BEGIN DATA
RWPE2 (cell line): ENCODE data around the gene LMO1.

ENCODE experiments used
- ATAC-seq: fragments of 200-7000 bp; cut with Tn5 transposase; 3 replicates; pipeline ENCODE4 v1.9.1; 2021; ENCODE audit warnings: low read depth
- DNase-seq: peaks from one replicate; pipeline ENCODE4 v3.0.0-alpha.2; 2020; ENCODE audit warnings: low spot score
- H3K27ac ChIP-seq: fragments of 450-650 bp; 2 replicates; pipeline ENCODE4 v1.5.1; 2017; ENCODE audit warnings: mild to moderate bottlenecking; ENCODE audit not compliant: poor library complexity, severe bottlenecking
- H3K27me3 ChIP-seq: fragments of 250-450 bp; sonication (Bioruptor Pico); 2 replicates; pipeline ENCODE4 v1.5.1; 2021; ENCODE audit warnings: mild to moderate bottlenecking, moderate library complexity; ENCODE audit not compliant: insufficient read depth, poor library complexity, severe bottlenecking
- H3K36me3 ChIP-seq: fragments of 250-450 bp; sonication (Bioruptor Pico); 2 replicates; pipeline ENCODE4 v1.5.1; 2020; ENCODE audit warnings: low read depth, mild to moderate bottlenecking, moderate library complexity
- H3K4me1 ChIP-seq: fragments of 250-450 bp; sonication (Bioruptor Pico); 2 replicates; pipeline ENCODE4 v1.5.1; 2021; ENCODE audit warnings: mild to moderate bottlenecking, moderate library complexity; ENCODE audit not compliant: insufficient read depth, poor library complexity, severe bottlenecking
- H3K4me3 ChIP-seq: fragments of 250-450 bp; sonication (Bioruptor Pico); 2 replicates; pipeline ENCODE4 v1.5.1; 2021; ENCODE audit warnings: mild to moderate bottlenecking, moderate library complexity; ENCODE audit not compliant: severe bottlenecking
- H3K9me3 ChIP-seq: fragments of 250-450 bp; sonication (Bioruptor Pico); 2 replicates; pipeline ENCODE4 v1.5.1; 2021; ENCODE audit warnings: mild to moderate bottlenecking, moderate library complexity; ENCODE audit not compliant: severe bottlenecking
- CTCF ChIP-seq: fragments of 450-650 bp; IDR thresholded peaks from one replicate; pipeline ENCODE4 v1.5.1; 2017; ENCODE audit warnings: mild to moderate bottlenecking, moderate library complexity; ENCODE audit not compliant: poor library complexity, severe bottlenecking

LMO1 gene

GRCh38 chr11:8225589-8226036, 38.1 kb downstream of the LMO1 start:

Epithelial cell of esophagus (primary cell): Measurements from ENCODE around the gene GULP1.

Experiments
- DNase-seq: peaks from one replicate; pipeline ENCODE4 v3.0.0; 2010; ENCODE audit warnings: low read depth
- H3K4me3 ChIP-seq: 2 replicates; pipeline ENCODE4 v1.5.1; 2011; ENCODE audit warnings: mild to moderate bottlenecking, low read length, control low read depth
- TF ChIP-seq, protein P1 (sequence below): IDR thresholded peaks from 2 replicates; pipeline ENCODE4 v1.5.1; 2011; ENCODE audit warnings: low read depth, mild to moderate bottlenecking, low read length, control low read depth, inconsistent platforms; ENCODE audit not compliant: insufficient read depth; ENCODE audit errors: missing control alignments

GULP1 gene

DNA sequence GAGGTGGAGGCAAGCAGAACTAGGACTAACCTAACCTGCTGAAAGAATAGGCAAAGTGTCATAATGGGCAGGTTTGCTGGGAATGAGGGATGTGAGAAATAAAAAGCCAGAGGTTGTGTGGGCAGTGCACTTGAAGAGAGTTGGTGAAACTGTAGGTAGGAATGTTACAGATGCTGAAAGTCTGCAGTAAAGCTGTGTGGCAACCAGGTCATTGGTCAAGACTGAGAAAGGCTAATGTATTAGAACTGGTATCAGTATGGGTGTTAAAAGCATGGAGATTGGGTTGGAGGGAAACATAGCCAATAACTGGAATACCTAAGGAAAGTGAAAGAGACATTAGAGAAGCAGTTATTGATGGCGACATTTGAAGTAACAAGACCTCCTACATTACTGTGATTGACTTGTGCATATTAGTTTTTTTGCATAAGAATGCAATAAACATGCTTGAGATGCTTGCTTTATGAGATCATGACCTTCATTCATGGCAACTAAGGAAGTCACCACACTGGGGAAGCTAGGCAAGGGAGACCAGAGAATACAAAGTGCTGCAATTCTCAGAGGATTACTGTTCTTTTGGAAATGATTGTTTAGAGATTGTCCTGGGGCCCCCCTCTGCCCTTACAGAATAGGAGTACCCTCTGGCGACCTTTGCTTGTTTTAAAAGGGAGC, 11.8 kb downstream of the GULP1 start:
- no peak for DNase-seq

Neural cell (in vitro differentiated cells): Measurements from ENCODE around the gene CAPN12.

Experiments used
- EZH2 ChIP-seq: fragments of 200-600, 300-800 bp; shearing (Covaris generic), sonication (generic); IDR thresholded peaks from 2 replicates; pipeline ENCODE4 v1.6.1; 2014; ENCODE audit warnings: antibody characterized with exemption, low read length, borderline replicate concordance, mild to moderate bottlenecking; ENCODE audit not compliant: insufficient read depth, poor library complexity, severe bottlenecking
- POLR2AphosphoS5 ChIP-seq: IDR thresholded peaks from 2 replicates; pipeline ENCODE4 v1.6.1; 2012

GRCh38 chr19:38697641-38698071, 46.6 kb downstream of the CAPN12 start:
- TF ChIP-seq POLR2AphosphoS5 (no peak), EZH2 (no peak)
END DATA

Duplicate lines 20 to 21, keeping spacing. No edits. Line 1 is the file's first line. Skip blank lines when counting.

DNA sequence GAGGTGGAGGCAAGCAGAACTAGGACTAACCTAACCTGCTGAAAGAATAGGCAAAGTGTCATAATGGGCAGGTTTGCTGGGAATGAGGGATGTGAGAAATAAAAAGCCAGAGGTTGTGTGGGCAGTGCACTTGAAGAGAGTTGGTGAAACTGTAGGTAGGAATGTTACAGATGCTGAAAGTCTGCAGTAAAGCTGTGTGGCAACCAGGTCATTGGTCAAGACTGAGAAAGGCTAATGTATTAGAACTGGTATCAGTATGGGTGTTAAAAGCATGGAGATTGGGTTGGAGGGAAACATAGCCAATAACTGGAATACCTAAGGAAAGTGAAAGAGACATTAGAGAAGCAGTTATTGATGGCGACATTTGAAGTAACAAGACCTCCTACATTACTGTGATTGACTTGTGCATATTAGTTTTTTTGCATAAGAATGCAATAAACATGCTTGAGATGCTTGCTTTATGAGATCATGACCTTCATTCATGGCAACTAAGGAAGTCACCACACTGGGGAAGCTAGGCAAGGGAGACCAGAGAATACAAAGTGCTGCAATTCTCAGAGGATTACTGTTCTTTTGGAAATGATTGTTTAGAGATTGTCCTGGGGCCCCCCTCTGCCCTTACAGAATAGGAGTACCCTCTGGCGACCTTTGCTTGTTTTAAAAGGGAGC, 11.8 kb downstream of the GULP1 start:
- no peak for DNase-seq